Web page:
It has been perhaps the most tranquil training camp since George Allen arrived to coach in 1971. There has been only one major injury, not a single eye-popping trade, no extended contract hassles and no raging controversies about who the No. 1 quarterback will be.

And Allen himself insists he has changed as well. "I've tried not to be as intense as I have been in the past," he admitted. "We've had this system for seven years. These guys known what's required, and I understand them.

"So I've tried to relax a little more. Things that bothered me in the past I don't get upset about like I used to. Maybe that will change when the regular season starts. But so far, it's been an excellent preseason. I see a lot of encouraging signs.

"We have a chance to be a better from than we were last year. A lot of that depends on not having any key injuries. We've got a good football team here, and it's up to all of us to produce. I think we can have a great year, and I'm looking forward to it."

The thing Allen is most looking forward to now is the return of Chris Hanburger. It will take another three to five weeks for the linebacker to receiver from his appendicitis operation.

"A lot of things can happen between now and January," said tightened Jean Fugett. "But you look around here at some of the talent and you have to think we've got as good a shot at the Super Bowl as anyone."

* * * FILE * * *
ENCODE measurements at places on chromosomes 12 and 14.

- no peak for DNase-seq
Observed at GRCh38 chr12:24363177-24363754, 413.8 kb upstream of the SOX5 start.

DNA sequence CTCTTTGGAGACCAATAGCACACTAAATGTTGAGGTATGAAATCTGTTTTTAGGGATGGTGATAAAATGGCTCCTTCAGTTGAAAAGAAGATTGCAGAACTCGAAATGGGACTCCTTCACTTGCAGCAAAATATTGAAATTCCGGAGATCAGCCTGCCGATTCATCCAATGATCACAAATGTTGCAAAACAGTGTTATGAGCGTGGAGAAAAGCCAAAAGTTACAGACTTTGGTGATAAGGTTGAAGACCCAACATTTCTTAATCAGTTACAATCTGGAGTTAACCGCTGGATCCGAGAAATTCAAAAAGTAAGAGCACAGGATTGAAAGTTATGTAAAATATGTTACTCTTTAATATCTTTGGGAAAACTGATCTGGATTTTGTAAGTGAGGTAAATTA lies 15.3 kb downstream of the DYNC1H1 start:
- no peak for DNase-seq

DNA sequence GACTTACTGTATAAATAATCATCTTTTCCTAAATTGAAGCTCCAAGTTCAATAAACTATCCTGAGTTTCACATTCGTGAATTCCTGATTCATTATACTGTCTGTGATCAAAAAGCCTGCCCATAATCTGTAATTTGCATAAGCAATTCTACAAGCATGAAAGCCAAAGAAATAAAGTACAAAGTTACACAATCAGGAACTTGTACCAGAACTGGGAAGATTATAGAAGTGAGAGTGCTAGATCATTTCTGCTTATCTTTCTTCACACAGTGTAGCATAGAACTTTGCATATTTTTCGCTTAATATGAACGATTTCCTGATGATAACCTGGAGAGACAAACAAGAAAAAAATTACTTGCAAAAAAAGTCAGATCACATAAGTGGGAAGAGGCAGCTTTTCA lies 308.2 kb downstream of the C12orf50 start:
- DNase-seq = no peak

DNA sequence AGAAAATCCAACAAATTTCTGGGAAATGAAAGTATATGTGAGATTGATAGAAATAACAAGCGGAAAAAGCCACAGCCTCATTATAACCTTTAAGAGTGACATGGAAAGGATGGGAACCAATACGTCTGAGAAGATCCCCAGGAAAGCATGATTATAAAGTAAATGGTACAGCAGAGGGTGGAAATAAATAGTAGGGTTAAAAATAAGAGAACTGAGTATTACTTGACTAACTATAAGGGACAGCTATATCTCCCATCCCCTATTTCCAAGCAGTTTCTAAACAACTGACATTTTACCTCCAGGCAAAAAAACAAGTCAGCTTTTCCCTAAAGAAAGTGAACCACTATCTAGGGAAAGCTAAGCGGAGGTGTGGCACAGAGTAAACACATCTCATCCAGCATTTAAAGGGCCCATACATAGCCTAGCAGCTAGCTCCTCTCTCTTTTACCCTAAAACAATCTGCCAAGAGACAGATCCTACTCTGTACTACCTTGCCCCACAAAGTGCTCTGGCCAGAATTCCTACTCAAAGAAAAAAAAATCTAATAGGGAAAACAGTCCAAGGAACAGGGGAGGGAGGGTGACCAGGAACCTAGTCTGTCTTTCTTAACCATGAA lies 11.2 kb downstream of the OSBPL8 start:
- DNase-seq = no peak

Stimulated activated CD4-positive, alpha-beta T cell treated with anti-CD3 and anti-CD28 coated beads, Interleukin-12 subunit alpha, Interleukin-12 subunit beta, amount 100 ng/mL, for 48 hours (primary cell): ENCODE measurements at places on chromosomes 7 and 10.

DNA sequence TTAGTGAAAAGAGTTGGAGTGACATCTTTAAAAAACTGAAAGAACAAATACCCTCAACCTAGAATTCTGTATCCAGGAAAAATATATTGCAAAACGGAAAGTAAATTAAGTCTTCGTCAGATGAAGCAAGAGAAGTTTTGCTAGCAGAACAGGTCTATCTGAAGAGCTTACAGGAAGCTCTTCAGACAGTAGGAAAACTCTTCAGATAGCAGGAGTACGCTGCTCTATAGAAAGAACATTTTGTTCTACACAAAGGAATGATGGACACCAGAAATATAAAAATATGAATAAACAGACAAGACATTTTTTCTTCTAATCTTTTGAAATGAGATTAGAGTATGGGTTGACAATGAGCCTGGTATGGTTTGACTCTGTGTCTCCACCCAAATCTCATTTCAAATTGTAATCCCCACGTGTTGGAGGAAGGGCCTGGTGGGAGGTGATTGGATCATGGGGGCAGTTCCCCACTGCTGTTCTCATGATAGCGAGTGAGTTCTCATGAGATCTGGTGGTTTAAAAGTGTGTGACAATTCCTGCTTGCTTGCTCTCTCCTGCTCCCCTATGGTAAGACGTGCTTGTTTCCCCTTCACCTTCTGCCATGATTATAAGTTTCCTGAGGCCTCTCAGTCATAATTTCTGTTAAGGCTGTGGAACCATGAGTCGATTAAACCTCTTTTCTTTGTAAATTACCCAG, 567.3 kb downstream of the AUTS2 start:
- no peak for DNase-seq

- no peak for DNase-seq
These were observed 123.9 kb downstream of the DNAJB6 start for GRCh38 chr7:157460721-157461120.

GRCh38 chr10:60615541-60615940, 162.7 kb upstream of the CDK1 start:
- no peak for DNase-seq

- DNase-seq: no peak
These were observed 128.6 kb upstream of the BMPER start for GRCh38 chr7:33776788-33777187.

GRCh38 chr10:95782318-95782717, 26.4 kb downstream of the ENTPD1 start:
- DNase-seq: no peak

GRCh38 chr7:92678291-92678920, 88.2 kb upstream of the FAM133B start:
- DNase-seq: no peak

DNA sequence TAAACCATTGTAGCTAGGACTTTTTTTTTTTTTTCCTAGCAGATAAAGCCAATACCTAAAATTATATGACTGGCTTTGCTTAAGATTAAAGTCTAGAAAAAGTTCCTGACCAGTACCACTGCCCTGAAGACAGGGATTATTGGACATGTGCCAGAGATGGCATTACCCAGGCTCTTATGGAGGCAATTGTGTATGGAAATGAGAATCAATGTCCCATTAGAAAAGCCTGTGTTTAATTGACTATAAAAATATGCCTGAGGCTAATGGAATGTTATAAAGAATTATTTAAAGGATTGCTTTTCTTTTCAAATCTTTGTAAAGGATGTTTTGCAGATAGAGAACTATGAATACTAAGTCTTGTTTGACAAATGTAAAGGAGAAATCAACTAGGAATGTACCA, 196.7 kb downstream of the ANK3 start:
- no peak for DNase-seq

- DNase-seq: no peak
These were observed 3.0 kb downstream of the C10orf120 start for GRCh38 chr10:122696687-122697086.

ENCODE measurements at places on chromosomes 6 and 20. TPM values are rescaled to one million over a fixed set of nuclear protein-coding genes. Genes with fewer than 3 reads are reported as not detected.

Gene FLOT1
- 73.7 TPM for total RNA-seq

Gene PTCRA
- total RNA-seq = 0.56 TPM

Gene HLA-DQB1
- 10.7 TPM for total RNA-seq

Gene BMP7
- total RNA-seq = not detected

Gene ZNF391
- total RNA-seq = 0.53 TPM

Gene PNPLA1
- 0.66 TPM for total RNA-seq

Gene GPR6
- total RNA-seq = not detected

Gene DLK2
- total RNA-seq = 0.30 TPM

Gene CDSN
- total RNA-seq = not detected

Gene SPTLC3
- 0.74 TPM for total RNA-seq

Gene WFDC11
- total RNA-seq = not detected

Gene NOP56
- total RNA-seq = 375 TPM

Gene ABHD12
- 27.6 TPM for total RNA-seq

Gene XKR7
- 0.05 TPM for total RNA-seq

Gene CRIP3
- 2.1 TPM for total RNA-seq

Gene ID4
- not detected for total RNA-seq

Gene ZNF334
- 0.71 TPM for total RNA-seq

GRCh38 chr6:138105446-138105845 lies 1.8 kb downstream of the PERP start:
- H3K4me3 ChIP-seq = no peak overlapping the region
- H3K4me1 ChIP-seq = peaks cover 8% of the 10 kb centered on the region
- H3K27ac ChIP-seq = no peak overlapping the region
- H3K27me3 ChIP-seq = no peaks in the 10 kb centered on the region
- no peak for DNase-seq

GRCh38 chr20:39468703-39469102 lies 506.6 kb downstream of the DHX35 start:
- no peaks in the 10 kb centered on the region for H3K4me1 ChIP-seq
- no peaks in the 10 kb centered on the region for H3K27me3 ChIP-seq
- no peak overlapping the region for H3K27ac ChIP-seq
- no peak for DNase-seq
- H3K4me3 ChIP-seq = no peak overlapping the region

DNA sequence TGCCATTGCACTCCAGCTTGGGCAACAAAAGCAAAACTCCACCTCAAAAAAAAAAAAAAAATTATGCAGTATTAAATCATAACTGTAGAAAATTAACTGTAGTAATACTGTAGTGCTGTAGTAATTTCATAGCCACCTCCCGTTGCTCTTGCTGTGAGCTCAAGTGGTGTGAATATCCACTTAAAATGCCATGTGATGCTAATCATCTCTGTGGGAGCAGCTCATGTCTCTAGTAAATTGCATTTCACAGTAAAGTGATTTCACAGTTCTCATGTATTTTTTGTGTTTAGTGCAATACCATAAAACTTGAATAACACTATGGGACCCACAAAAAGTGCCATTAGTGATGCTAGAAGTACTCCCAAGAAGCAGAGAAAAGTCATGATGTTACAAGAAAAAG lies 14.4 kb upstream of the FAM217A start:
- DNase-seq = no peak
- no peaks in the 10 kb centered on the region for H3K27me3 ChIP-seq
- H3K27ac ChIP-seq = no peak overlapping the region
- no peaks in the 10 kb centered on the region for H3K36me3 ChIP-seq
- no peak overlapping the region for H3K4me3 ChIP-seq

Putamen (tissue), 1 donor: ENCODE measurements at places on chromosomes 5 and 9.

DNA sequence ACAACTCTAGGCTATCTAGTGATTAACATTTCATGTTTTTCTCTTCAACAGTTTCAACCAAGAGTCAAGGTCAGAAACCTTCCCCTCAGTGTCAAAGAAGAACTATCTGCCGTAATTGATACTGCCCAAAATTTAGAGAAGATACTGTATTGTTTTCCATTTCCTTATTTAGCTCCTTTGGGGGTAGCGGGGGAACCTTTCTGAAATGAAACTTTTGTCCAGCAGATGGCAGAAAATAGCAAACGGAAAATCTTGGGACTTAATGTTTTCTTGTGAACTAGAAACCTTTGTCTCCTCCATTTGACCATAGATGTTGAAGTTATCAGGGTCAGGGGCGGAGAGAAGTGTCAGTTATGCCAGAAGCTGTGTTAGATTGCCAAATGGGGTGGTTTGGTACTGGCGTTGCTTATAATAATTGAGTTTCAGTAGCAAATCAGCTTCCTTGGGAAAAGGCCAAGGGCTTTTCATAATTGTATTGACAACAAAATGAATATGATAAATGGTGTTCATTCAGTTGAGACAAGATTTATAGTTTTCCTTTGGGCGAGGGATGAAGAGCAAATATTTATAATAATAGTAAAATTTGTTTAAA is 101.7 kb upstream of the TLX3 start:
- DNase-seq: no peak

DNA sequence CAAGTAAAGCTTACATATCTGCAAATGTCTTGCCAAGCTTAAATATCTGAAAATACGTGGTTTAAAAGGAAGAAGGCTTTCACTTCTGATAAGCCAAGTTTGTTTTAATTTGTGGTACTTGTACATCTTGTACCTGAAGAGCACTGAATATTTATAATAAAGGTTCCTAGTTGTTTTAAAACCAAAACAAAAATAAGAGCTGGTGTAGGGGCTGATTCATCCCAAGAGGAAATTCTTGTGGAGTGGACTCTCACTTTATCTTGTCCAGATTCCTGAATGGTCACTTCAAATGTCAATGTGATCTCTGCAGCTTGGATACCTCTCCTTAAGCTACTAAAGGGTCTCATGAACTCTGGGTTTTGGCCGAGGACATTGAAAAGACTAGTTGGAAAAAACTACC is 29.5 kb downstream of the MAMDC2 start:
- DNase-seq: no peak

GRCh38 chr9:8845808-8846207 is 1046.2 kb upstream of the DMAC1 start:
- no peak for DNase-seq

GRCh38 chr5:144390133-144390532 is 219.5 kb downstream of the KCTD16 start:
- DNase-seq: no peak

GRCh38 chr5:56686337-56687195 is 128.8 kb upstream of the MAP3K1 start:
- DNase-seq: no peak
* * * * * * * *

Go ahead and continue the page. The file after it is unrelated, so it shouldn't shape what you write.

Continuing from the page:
"This is the greatest collection of athletes I've ever been associated with," added Jerry Smith. "In camp, these guys have shown great enthusiasm. We've worked hard, and we've enjoyed it. And that's the kind of year I sense it's going to be - 1972, only better."

For Smith, and several other Redskins, it is going to be now or never in 1977. Smith already has announced this will be his final season, and it also may be the last hurrah for people like Billy Kilmer, Ron McDole, Len Hauss, Brig Owens, Hanburger and Pat Fischer.

Allen the master motivator, surely will use that to his advantage during a 14-game schedule that ranks among the softest in the league.

Aside from the four tough games against Eastern Division foes St. Louis and Dallas, the Redskins face only two playoff contenders, Baltimore and Los Angeles.

Although Allen will beat the drums loud and often and insist that "anyone can knock you off," the Redskins should not have much difficulty with the likes of Green Bay, Tampa, Buffalo and Atlanta outside their divison. The Giants and Eagles should not be a factor in the division.

But already. Allen is sounding off on that subject.